April 19, 1995
PRESS RELEASE NO.: STScI-PR95-20
ASTEROID OR MINI-PLANET?
HUBBLE MAPS THE ANCIENT SURFACE OF VESTA
April 19, 1995
NASA's Hubble Space Telescope images of the asteroid Vesta are
providing astronomers with a glimpse of the oldest terrain ever seen
in the solar system and a peek into a broken off section of the
"mini-planet" that exposes its interior.
Hubble's pictures provide the best view yet of Vesta's complex surface,
with a geology similar to that of terrestrial worlds such as Earth or
Mars. The asteroid's ancient surface, battered by collisions eons ago,
allows astronomers to peer below the asteroid's crust and into the
Astronomers also believe that fragments gouged out of Vesta during
ancient collisions have fallen to Earth as meteorites, making Vesta
only the fourth solar system object, other than Earth, the Moon and
Mars, where scientists have a confirmed laboratory sample. (About
50-60 other meteorite types are suspected to have come from asteroids,
but positive identifications are more difficult to make.)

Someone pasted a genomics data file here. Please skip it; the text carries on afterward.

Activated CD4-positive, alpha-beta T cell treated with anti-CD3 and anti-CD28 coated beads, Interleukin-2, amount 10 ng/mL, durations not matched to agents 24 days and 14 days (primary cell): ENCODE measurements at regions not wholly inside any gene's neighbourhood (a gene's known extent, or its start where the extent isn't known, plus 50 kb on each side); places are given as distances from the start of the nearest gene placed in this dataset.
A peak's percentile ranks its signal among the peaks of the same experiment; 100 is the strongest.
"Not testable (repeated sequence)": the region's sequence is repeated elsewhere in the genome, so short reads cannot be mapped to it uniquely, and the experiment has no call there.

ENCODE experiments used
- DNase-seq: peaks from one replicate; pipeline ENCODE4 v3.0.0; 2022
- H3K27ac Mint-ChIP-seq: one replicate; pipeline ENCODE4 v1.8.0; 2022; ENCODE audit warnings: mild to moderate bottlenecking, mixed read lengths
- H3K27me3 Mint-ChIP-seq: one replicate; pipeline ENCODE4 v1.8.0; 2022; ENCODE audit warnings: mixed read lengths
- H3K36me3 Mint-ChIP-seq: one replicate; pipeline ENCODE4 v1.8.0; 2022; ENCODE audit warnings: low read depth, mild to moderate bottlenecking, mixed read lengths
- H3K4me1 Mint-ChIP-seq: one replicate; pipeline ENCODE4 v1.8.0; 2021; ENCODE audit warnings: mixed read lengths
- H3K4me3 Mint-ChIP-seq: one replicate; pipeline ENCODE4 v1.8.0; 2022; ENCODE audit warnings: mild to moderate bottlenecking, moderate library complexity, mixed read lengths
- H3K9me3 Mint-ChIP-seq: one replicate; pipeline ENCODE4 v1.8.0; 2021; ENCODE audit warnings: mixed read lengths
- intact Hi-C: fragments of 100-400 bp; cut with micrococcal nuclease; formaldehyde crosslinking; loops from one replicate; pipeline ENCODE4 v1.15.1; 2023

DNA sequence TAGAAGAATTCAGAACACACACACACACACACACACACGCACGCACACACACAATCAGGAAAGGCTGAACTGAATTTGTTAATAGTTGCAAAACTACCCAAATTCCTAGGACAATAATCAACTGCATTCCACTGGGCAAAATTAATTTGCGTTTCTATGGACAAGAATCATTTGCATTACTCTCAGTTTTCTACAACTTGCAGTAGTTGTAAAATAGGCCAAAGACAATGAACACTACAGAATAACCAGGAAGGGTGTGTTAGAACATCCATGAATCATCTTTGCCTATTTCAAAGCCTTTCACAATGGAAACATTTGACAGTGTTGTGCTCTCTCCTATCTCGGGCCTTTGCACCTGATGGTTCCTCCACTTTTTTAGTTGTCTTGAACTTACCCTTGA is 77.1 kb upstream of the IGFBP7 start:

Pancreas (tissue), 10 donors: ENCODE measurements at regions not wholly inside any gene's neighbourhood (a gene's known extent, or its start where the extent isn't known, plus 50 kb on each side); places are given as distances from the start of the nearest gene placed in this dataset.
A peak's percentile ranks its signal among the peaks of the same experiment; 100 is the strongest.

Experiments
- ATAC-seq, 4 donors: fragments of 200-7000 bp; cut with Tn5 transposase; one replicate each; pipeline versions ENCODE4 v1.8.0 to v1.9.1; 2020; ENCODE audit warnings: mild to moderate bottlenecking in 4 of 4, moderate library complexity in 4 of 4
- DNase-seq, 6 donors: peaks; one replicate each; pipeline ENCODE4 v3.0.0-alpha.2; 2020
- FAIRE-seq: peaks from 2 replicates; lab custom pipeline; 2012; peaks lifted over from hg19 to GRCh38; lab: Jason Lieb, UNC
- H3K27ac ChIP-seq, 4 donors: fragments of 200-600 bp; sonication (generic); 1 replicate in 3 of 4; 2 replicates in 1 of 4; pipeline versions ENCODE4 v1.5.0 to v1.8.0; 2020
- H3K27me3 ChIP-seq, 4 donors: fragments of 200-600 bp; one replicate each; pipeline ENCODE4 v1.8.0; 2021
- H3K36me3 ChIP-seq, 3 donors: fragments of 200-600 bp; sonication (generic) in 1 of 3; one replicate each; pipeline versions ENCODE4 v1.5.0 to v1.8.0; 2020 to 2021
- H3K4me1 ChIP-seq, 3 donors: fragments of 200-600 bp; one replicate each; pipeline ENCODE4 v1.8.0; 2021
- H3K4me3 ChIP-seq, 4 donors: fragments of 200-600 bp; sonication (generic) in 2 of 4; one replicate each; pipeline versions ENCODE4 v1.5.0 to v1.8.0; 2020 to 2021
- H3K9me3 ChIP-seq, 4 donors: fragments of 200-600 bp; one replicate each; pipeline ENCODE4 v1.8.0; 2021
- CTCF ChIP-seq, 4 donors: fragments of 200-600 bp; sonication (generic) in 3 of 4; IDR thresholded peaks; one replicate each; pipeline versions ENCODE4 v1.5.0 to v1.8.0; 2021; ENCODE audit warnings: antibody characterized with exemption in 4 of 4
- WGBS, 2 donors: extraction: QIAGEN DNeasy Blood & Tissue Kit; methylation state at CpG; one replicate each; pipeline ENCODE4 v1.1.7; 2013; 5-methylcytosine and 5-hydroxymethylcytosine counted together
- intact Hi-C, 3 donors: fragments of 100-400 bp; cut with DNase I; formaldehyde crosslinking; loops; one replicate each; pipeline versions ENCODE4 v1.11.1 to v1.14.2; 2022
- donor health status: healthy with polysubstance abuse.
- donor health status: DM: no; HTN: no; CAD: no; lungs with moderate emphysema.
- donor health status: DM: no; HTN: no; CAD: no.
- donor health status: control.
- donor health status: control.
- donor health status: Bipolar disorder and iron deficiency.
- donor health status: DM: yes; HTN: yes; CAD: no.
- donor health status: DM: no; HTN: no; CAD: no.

"The Hubble observations show that Vesta is far more interesting than
simply a chunk of rock in space as most asteroids are," said Ben
Zellner of Georgia Southern University. "This qualifies Vesta as the
'sixth' terrestrial planet."
No bigger than the state of Arizona, Vesta offers new clues to the
origin of the solar system and the interior makeup of the rocky
planets. "Vesta has survived essentially intact since the formation of
the planets," Zellner said. "It provides a record of the long and
complex evolution of our solar system."
Resolving features down to 50 miles across, Hubble reveals a
surprisingly diverse world with an exposed mantle, ancient lava flows
and impact basins. Though only 325 miles (525 kilometers) across, it
once had a molten interior. This contradicts conventional ideas that
asteroids essentially are cold, rocky fragments left behind from the
early days of planetary formation.
Besides providing scientists with direct samples, Vesta's chipped
surface allows Hubble to study the asteroid's rocky mantle, giving
scientists a unique opportunity to see what a planet looks like below
the crust. "Our knowledge of the interior composition of the other
terrestrial worlds, the Moon, Mars, Venus, Mercury and even Earth,
depends heavily on theory and inference," Zellner said. "Vesta allows
us to actually see the mantle and study pristine samples in our
Before these observations, only the smaller and less geologically
diverse asteroids, Ida and Gaspra, have been observed in detail by the
Jupiter-bound Galileo spacecraft. Unlike Vesta, these smaller objects
are pieces torn off larger bodies by collisions that occurred perhaps
only a few hundred million years ago.